How to Confidently Buy All the New Customers You Can Stand written by John Jantsch read more at Duct Tape Marketing
When you advertise, you invest in the opportunity to generate customers. When a salesperson prospects and goes on a sales call, you’re investing time and salary or commission in the act of acquiring customers.
Here’s what I know – most small business owners invest far too little in marketing, in part, because they don’t fully understand how to do so confidently.
I mean, if you write a check to Facebook or Google and have no sense of what will happen and what it will be worth, it can be a little intimidating.
Let me ask this – if you knew, with complete certainty that for every $2 you spent, you would get $5 back – would you go get all the $2 bills you could find?
To understand how much you can invest or, better yet, should invest in marketing you must understand what a lead and ultimately a customer is worth to your business.
These may seem like rather advanced metrics, but they are critical if you are to grow. Quite often the thing that chokes off growth is the failure to invest properly in marketing.
If you know that a customer is worth, say, $10,000 a year and yet you only invest a few hundred every month in acquiring them, you are effectively suffocating your ability to grow.
Now I’m not suggesting you spend for spend sake, note that I’ve used the word “invest” to describe this activity, but to invest wisely you must understand a few important metrics.
Advanced conversion metrics
I love tracking conversion rate on the whole, but the following three pieces of the puzzle should be considered separately to get a complete picture of conversion in your business.
1) Value of a Lead – This is every visit to your website or subscriber on your email list. For example, if you have 1000 subscribers and your email marketing efforts generate $10,000 a year, you could say that the value of 1 subscriber on your list $10.
Armed with this knowledge you might start to think of some new ways to focus on list growth, not for growth sake, but to generate far greater opportunities for business.
Or if your site had 25,000 visitors last month and you made $25,000 net profit – that’s an average of $1 per visitor.
I realize that this may be a gross oversimplification of the many moving parts in your business, but the goal here is to narrow your focus on just a handful of things so you can stay focused and hopefully stop wasting time on things that don’t matter.
With this number, you can begin to focus on how much you can spend to generate more traffic or more sign-ups.
Here’s a nice article from FormStack that goes into the factors involved in calculating the value of a lead.
2) Lifetime value of a customer – this is the amount of profit a customer returns over the lifetime of being a customer. This number allows you to think about how much you can invest to land a new customer.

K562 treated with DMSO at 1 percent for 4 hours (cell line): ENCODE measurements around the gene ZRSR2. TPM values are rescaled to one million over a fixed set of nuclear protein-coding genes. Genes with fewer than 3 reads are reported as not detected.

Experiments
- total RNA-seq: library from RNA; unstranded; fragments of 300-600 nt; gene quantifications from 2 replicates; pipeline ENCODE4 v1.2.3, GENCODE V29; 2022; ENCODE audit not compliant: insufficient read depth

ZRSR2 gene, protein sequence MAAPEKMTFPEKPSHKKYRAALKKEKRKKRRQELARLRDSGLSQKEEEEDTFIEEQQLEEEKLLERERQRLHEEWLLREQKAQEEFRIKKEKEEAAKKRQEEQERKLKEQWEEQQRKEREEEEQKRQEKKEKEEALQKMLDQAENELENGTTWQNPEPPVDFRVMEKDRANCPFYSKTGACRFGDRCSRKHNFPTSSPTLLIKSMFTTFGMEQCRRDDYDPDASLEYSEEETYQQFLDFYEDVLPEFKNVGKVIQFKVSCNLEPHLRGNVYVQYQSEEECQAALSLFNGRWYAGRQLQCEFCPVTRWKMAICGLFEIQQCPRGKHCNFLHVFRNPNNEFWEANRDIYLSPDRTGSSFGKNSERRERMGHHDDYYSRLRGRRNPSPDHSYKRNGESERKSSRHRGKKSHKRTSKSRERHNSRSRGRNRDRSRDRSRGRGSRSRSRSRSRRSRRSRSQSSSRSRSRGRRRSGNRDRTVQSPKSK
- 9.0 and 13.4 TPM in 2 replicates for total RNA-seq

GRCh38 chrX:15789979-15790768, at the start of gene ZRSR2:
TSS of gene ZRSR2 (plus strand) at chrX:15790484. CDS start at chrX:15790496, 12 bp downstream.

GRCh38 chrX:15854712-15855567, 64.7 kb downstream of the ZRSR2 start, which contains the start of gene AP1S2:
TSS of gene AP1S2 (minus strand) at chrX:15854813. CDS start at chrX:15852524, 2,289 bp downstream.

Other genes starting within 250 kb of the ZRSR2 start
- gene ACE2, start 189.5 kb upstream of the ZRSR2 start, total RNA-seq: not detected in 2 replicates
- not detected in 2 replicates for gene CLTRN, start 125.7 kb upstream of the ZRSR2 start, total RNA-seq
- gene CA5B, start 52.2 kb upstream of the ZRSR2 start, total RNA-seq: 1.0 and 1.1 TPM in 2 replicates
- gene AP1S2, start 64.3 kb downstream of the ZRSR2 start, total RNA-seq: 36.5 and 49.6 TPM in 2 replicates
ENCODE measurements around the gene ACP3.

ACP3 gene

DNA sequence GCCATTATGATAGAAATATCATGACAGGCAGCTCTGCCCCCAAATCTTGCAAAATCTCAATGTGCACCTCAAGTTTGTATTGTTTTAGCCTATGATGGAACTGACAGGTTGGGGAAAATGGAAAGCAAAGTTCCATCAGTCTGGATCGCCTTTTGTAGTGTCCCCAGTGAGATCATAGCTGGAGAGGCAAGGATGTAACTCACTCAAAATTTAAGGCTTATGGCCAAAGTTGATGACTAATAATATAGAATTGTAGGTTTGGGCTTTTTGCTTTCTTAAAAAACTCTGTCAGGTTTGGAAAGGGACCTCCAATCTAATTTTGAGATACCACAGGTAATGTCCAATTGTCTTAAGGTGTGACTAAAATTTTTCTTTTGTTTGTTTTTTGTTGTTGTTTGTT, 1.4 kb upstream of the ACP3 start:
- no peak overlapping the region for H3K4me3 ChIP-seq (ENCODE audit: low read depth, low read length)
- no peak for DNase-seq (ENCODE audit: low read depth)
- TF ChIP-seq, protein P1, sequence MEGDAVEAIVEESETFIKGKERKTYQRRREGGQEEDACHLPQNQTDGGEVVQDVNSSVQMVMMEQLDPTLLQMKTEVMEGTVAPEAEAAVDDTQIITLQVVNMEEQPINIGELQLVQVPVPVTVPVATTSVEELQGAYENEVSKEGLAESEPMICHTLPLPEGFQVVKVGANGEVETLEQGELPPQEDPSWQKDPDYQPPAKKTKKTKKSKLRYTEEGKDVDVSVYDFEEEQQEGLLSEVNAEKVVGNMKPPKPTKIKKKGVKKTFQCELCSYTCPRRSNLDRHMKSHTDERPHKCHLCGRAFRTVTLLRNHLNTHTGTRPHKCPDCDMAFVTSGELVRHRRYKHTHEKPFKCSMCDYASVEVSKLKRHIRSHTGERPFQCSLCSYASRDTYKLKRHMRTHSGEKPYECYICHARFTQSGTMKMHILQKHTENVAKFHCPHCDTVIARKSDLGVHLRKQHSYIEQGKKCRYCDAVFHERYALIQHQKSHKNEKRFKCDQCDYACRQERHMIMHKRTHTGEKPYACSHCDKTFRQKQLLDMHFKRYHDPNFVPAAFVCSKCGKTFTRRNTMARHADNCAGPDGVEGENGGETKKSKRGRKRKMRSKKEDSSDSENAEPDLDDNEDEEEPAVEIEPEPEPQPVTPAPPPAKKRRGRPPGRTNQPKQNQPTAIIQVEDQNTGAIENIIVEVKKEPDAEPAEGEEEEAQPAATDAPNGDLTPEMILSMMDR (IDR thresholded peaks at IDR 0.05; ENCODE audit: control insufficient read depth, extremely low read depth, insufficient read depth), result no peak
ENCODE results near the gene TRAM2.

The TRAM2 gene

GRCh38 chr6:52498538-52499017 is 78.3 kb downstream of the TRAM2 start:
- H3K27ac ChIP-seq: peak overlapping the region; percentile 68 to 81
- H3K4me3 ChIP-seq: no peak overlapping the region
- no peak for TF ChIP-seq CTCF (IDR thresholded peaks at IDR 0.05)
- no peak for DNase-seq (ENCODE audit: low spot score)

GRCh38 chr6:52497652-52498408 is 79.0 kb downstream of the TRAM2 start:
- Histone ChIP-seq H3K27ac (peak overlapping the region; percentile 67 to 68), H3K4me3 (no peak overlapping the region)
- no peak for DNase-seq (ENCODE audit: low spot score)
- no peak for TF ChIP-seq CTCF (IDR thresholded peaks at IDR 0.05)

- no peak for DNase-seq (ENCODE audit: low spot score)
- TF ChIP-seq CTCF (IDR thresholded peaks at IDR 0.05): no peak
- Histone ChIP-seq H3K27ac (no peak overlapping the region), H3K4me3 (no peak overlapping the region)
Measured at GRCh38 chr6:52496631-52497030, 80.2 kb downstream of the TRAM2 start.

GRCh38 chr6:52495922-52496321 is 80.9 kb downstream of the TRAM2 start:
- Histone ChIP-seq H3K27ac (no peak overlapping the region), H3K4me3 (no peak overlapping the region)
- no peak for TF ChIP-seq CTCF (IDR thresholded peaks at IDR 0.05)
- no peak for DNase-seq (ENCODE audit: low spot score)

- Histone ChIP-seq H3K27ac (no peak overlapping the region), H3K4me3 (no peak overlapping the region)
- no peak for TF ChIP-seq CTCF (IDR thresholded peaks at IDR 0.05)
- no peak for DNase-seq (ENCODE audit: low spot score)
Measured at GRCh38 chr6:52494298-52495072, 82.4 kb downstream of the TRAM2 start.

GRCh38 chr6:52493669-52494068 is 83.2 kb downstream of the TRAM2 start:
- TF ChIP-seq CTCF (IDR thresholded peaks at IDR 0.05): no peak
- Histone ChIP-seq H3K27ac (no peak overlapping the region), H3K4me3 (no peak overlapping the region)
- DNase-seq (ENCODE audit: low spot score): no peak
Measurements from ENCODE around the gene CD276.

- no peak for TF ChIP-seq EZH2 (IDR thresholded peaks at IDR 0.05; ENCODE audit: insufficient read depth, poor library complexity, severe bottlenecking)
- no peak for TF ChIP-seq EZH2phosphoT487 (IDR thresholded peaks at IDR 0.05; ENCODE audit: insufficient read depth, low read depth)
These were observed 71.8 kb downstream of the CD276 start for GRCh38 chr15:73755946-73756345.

If a customer is potentially worth thousands to your business over a three-year span, for example, you know how much you can spend or are willing to spend to get that customer, knowing that if you keep them happy, it will be money well spent.
The other thing this number allows you to do is think about cost vs. return in your business model. If you can create a product/service mix that allows you to recoup your marketing investment with the first sale, you can then go to work on selling more from a break even point.
One of the most potent ways to grow a business is to spend every dime you can to break even on the first sale and then go to work on selling 20-30% of those customers a far higher priced, higher profit service.
In this model, your customers are paying you to market to them and armed with your increasing lifetime number; you know what you can and should invest every single month.
This kind of turns the % of revenue model for marketing investment on its head, and that’s a good thing.
Here’s a more complex description of the formula that can go into calculating the lifetime value of a customer.
3) Cost to acquire a new customer – this is the marketing spend required on average to acquire a new customer. This can be a moving target for some businesses, but it’s a key factor in creating your marketing budget and understanding the value of your marketing activities.
This is the most important number when it comes to assessing the effectiveness of your marketing channels or traffic sources. For example, if your lifetime value is $100 over a year and your cost to acquire a new customer on average is $25, but the cost to acquire customers in a channel like Google AdWords is $75, you might reconsider that channel.
If you’ve never tried to determine this number, you may have to take a fairly crude approach at first and simply determine how much you spent last year on marketing and divide it by how many new customers you acquired. This will change as you start investing in new approaches and tracking effectiveness.
Here’s another great article from the folks at Kissmetrics on calculating customer acquisition cost.
Initially, you should spend some time and create guestimates for each of this metrics, so you have something with which to start working.
From there you start to refine the inputs that go into each number so you can lay the entire picture out on a dashboard or spreadsheet that allows you to monitor changes and accuracy over time.
When you get the point where this thinking permeates your marketing approach, and you can clearly see what every dollar you invest returns, you’ll be ready to buy all the business you can handle.